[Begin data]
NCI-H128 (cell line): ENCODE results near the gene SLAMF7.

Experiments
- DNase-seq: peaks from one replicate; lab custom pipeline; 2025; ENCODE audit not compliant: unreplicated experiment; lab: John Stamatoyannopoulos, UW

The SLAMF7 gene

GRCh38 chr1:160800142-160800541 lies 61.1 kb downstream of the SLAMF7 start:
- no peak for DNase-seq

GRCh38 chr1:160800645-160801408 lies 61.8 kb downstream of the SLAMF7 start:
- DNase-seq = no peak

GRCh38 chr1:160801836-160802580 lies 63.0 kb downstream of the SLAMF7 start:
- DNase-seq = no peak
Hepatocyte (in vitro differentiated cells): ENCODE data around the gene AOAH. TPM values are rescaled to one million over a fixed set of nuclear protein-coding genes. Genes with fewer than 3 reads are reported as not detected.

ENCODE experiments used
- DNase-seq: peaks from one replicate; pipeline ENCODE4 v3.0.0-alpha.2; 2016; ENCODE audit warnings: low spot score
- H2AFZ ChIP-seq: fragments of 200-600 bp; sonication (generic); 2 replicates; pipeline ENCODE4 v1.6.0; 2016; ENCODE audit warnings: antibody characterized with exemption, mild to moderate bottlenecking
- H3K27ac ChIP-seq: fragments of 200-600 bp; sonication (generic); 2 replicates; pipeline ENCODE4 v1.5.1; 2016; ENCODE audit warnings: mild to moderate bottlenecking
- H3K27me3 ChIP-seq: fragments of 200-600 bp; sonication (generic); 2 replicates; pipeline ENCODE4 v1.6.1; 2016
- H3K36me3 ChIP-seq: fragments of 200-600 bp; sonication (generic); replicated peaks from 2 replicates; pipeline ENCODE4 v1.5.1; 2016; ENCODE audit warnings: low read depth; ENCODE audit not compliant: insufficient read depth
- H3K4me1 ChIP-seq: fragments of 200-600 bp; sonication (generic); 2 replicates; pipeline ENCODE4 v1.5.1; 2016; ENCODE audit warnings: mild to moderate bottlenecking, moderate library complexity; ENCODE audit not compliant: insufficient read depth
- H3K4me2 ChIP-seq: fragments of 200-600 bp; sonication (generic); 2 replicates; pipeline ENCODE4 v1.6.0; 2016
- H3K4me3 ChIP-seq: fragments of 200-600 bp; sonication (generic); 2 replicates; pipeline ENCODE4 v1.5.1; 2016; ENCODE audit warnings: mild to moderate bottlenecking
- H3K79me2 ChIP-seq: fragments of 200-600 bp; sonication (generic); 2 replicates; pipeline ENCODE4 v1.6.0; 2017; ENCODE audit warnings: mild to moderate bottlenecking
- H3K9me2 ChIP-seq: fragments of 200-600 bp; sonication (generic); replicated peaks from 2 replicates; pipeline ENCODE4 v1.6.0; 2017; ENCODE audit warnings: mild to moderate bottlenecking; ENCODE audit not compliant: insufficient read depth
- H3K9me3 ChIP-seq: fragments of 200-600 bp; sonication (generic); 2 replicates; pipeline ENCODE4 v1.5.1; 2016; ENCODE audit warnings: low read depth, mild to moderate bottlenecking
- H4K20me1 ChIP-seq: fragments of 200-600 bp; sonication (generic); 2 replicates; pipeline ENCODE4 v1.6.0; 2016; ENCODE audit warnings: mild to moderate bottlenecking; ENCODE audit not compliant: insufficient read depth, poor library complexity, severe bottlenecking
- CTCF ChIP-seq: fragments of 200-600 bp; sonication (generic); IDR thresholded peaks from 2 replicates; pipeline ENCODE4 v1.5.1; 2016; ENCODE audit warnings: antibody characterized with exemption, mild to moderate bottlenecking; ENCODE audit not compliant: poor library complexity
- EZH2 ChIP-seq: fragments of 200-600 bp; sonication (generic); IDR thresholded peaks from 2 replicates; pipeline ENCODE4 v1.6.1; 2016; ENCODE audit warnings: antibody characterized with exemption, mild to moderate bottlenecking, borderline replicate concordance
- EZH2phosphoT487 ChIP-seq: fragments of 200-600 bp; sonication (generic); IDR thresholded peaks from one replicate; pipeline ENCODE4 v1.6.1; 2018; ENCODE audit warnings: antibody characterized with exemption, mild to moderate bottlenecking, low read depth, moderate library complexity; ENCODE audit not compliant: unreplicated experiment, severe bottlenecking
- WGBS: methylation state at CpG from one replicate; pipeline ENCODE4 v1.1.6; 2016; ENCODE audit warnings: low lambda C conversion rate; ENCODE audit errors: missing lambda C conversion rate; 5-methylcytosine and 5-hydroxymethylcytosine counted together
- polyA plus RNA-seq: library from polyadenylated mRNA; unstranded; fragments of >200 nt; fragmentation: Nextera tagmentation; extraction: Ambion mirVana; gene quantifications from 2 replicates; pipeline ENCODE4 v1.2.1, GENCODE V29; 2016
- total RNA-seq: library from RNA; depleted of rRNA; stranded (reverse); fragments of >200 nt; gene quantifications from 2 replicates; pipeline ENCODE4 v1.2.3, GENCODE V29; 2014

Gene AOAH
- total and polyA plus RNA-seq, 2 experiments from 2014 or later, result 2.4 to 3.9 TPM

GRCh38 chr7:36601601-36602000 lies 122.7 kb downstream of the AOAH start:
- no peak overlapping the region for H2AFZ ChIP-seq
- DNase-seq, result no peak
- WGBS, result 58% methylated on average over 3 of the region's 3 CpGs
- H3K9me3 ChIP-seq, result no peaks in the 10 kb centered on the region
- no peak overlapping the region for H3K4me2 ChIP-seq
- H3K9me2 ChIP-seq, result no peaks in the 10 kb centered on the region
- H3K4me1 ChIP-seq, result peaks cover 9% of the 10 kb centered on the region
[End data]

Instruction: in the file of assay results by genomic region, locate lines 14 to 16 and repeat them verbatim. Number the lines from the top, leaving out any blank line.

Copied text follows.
- H2AFZ ChIP-seq: fragments of 200-600 bp; sonication (generic); 2 replicates; pipeline ENCODE4 v1.6.0; 2016; ENCODE audit warnings: antibody characterized with exemption, mild to moderate bottlenecking
- H3K27ac ChIP-seq: fragments of 200-600 bp; sonication (generic); 2 replicates; pipeline ENCODE4 v1.5.1; 2016; ENCODE audit warnings: mild to moderate bottlenecking
- H3K27me3 ChIP-seq: fragments of 200-600 bp; sonication (generic); 2 replicates; pipeline ENCODE4 v1.6.1; 2016